Building Confidence

Volume 11 Issue 11
ISSN 1923-7162

Welcome to Dave's Shop Talk's Home Improvement Newsletter of questions from our members on their construction projects, a Tip of the Month and a home remodeling article, both from our website at

Tip of the Month

Both the sill plate and the bottom plate of a house frame should be either pressure treated wood or bedded down on top of a sill gasket or both. Ref: Roof 2: Calculating a Roof Pitch.

And a Bonus Tip:

When siding a house of various levels, start at the lowest elevation of the house. Ref: How to Build a House 5: How to Install Vinyl Siding.

Ask Dave!

Hi Dave, I don't know if this question comes under your purvue but I'm sure you know more than I do and I'd appreciate any help you can give me. The basement walls of this brick Victorian house are made of field stone. The stones, very irregular in shape, have mortar between them (as you'd expect) but the walls have also been 'parged' perhaps with what a friend of mine calls Irish cement. This layer is quite old and I wonder if it wasn't put on from the beginning. In any case, the parging is crumbling as is the mortar between the stones. This is a continuous process and so the basement tends to be very dusty and piles of mortar dust build up at the bottom of the walls. My initial thought was to remove all the parging and repoint the stones. Quite a bit of the original parging is intact so this would be a big job. The other alternative would be to remove as much of the old mortar and parging and reparge the walls. Question 1. What do you recommend as the best way to stop this process of disintegration and eliminate the dust?" Question 2. If I reparge the walls after removing loose mortar, should I nail wire mesh onto the walls for the parging to stick to? Or is there an epoxy or glue that serves just as well to keep the parging in place? Question 3. If I choose to remove the old parging and the old mortar from the joints between the stones, what is the best tool to use? Is is possible to use a power tool or electric hammer. I'd very much appreciate any word of advice you may have. Question: If I put a new coat of parging over the whole basement after removing the worst of the crumbling old mortar, should I first attach wire mesh to the wall for the parging to adhere to?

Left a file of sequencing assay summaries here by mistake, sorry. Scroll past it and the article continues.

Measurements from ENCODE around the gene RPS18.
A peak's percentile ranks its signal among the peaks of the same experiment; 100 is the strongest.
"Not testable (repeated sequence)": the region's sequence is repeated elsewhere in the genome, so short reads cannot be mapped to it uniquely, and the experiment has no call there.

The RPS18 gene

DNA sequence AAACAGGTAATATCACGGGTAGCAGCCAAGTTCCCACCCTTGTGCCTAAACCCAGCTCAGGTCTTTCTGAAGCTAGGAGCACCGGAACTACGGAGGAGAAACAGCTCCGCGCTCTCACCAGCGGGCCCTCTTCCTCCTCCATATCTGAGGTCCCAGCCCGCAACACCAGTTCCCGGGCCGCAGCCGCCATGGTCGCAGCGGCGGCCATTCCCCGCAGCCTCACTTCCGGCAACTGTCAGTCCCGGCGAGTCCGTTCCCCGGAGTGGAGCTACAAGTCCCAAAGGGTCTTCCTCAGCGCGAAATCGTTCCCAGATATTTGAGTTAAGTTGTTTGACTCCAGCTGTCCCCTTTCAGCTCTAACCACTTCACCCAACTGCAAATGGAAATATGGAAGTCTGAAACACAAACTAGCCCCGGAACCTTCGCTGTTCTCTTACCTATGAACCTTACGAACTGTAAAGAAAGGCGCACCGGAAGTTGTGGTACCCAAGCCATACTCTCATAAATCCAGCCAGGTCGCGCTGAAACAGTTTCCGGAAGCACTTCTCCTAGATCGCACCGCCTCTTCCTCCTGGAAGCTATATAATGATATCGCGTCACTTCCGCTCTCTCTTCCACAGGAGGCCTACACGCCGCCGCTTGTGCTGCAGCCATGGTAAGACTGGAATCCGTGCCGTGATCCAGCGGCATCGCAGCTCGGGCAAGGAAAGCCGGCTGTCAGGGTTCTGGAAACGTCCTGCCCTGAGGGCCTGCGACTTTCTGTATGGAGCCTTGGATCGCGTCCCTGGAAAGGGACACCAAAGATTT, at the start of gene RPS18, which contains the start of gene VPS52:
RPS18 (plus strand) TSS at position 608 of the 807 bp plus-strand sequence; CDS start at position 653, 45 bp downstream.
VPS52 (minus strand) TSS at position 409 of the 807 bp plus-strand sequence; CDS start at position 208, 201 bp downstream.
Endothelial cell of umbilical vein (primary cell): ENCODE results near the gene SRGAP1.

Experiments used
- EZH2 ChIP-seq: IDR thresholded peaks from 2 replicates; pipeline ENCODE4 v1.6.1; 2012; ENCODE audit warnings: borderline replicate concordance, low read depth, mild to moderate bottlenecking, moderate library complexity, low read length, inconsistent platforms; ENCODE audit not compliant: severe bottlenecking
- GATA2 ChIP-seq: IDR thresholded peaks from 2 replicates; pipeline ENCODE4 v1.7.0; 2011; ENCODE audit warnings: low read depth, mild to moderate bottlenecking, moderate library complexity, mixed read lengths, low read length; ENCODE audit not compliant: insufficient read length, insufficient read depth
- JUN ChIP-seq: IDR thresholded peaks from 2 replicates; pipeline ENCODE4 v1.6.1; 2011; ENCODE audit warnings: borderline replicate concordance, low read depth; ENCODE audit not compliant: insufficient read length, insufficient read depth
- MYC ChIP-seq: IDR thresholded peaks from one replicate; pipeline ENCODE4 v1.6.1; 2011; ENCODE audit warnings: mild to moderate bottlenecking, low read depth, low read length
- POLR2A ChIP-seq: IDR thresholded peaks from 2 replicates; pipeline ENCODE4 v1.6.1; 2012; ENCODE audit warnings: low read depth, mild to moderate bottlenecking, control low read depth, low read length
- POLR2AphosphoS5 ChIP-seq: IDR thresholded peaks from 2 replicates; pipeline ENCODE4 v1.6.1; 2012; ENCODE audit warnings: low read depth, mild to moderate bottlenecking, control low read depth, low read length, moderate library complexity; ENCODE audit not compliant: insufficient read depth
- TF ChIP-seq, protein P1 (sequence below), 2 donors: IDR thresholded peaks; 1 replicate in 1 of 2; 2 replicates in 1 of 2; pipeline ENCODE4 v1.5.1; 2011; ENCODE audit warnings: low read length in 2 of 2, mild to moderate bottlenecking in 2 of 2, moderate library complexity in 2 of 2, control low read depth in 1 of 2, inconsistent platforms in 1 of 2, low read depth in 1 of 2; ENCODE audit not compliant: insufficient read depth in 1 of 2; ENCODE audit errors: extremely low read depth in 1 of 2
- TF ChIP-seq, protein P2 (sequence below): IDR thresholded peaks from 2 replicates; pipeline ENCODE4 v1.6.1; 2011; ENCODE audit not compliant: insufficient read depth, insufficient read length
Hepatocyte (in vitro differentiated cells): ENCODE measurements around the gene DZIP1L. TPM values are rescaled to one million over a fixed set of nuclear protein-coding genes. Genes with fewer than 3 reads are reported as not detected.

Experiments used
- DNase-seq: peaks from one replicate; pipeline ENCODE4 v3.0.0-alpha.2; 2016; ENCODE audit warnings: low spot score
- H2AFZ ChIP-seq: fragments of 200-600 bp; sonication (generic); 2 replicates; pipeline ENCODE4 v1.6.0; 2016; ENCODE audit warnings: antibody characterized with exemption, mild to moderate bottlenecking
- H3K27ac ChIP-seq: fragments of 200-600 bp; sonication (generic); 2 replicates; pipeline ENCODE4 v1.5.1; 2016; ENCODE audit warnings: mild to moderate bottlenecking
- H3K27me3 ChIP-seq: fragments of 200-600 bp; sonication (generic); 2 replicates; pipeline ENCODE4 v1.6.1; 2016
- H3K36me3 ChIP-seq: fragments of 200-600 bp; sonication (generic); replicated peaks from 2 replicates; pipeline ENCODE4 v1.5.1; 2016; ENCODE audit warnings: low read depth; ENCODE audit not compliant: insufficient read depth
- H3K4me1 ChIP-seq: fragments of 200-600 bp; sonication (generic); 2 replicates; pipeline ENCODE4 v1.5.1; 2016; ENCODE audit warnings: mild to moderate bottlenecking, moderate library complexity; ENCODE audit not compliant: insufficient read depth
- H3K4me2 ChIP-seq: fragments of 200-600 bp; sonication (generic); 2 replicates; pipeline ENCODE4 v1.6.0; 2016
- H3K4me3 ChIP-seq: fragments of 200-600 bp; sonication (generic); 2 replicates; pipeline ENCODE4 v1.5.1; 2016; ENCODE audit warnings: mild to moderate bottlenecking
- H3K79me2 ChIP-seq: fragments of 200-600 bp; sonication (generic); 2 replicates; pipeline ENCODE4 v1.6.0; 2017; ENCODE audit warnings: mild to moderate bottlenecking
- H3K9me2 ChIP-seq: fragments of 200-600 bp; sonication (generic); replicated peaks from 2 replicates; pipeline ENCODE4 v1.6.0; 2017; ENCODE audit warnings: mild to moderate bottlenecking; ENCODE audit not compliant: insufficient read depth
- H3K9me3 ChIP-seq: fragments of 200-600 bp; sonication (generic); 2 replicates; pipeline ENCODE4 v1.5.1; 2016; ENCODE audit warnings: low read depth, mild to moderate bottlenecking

Sounds like you have quite a job ahead of you, Angus.

As you say this is not my specialty as a carpenter, especially the stone foundation.

My advice to you is that you remove and replace the faulty mortar and parging. I'm doubting whether you need to remove the parging that is in good shape. If it's not broke, don't fix it, rule. There is an ideal tool to use for removing the mortar and parging, available at tool rental places - an electric chipping hammer. I bought myself a cheap air hammer with 3 bits: a point and 2 chisels. I chipped some rock in my driveway and was amazed at the bit not being mushroomed over. I paid $25 for this tool which makes it less than the cost of a rental, if you have a compressor.

Yes, I would fasten stucco wire to the wall before replacing the parging. Also, there is a product called an acrylic bonding agent that improves the adhesive quality of mortar sticking to concrete, rock, etc. This is a liquid used in place of or mixed with water in the concrete/parging mix.